• Professor of Art and Art History Thomas Noble Howe will deliver the opening plenary lecture: “Bold Imitator: The Arrival of the Greek Monumental ‘Orders,’ the Autodidact Polymath Architect and the Apollonion of Syracuse” at the conference Fonte Aretusa  Πηγὴ Ἀρέθουσα, Third Interdisciplinary Symposium on the Heritage of Western Greece, with special emphasis on: Μίμησις – Μimēsis: imitation, emulation, representation, reenactment, at the Sicily Center for International Education in Syracuse, Sicily, May 25–28, 2017. The invitation is the third in the last year which relates to recent interest in his dissertation “The Invention of the Doric Order” (Harvard 1985) on what is arguably the most controversial topic in architectural history, the creation of the Greek architectural “orders” (column types). The lecture proposes that the methodology which is generally used in architectural design classes, such as his own architecture studios, should be applied to questions of architectural history. Howe also will be chairing a session. The lecture will be in English, the chaired session in Italian. The lecture reprises a topic presented recently: that the profession of architect did not rise from the profession of builders.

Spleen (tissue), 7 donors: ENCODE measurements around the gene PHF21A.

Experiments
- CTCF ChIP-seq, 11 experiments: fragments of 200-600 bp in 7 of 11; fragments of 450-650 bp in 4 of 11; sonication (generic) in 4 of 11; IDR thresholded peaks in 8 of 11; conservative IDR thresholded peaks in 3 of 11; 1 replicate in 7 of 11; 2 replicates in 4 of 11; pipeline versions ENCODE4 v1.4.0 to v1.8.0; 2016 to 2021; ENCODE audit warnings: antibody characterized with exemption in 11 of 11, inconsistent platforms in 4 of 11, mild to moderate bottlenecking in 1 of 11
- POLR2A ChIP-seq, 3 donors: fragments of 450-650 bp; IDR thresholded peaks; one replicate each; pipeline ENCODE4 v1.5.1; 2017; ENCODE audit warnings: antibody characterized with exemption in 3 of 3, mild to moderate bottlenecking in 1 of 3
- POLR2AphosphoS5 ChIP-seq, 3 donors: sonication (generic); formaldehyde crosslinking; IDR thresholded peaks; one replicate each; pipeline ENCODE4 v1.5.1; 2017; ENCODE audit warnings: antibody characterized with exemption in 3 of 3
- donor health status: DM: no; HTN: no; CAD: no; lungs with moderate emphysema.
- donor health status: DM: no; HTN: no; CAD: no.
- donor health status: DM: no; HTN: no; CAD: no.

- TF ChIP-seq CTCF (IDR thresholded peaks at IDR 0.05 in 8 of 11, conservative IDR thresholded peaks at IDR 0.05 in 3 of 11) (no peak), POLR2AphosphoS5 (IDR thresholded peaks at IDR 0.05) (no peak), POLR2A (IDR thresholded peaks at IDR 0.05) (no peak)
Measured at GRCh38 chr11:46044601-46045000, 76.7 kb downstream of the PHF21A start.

• Professor of Art and Art History, Chair of Art History, and Coordinator General of the Restoring Ancient Stabiae Foundation Thomas Howe will give an invited lecture, “Strolling with Power: New Light on Movement and Viewing in the Elite Villas of Stabiae,” at the conference “Gasparow Readings: Literature and Politics in Classical Antiquity” on Apr. 21. The conference is jointly organized by Russian State University for the Humanities (RSUH) and by Russian Presidential Academy of National Economy and Public Administration (RANEPA). It will be held at the RANEPA premises in the south-west of Moscow. Howe was invited to chair one of the sessions. The lecture will be in English with Russian translation.